As if current economic conditions weren’t dire enough, several forces conspire to push the media sector’s financial performance further downward. These factors are an obsession with market share, price wars, and first movers’ ability to set the tone, often for the worse.
Take the iPhone application market as an example. At first, publishers were elated: at last, a content distribution platform with an embedded transaction system. They saw it as the first step to make customers pay for content. Then, another idea took over: market share. Like “eyeballs”, the old Internet Bubble de rigueur metric, market share is today’s mirage: once you get it, profit is (almost) sure to follow. Never mind there are zillions of companies that have once and for all severed the connection between market share and profit (Apple for computers, BMW in the auto industry, Nucor in steel production, name but a few).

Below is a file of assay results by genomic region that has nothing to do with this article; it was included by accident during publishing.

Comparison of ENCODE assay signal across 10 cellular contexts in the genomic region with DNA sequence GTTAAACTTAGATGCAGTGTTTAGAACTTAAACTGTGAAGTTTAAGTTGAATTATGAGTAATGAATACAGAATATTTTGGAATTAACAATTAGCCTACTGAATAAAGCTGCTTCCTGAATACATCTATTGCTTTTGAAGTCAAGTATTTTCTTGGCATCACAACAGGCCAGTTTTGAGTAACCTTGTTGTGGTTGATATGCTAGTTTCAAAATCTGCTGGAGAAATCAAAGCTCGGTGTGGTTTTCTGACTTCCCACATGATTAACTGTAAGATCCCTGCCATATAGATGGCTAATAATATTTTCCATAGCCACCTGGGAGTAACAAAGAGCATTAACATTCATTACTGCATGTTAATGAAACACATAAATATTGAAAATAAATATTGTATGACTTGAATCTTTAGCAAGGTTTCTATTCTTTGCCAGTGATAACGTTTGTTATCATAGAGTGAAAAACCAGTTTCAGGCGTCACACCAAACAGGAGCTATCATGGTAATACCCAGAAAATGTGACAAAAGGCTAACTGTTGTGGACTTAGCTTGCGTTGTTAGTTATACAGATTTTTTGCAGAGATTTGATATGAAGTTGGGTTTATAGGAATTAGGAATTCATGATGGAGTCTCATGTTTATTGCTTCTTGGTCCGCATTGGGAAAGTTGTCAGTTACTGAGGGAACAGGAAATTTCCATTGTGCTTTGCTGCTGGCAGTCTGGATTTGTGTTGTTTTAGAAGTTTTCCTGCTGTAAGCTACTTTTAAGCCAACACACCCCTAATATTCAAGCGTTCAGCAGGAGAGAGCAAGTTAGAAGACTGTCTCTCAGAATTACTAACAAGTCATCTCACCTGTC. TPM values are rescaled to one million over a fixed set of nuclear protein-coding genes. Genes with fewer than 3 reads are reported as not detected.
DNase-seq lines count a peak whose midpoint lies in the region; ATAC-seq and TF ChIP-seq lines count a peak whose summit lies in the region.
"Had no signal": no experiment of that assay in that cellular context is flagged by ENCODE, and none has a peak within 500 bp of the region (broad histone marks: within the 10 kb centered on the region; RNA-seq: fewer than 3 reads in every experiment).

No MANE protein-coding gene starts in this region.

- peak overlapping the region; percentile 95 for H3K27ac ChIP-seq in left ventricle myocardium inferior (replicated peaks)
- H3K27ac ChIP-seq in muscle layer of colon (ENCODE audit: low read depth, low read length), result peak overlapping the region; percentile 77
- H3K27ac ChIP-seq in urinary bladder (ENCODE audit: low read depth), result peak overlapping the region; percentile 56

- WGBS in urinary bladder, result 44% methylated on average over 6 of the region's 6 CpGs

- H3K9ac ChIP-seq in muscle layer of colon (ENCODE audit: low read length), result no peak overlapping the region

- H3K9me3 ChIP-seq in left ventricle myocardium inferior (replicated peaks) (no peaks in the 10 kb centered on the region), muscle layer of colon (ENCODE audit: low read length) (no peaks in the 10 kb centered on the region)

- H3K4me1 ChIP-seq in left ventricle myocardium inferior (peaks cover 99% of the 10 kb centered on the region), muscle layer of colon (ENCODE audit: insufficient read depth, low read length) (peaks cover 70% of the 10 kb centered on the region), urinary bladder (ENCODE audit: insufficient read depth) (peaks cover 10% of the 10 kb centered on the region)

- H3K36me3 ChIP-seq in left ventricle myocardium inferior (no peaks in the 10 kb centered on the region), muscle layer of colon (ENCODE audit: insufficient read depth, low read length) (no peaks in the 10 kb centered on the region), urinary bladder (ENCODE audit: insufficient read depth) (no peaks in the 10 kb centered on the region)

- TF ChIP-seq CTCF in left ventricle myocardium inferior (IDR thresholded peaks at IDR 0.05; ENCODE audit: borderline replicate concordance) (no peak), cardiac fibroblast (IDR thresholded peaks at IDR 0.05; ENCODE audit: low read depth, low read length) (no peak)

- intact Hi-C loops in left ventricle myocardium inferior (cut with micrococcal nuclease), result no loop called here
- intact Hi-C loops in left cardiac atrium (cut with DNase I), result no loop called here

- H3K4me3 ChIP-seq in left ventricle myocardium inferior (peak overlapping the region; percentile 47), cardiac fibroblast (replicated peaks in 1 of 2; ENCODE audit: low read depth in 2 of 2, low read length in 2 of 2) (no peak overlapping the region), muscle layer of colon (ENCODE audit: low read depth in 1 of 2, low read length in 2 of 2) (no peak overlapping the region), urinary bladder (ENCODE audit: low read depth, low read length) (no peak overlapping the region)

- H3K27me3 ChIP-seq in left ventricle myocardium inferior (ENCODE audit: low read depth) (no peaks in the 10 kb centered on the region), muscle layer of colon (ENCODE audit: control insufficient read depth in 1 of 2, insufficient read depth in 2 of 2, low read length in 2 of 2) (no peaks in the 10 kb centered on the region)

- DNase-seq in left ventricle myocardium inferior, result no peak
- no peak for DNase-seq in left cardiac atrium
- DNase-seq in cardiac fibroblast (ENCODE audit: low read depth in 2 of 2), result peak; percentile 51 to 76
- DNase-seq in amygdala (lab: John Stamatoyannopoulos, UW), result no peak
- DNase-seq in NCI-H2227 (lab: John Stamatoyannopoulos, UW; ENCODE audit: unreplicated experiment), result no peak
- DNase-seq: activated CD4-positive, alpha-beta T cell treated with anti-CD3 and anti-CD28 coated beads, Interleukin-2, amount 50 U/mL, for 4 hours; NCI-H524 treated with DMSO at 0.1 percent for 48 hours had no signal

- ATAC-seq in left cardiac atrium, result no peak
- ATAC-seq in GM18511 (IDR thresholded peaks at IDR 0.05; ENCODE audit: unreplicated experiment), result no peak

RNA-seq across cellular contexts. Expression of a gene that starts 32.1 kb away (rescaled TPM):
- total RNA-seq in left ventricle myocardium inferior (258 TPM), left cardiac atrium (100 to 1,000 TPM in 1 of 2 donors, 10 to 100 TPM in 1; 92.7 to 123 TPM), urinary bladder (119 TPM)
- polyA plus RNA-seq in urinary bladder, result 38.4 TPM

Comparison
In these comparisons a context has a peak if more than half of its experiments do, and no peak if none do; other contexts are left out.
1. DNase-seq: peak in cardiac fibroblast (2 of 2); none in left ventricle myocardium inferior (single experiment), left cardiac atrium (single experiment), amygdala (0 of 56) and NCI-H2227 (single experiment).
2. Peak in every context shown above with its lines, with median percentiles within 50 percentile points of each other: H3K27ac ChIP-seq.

Unfortunately, the first one who shoots for market share sets the standard, sometimes with surprising twists and turns. Take the Wall Street Journal: first-rate web site, highly successful business-wise with one million paid subscriptions (about $100/yr). When it came to the iPhone opportunity, guess what: they went for a free application loaded with pathetic ads — apparently locked on the saturation mode, the same banner kept showing endlessly. Just a few weeks ago, seeing a steep drop in profits, the WSJ.com reversed itself and restricted access to its app. More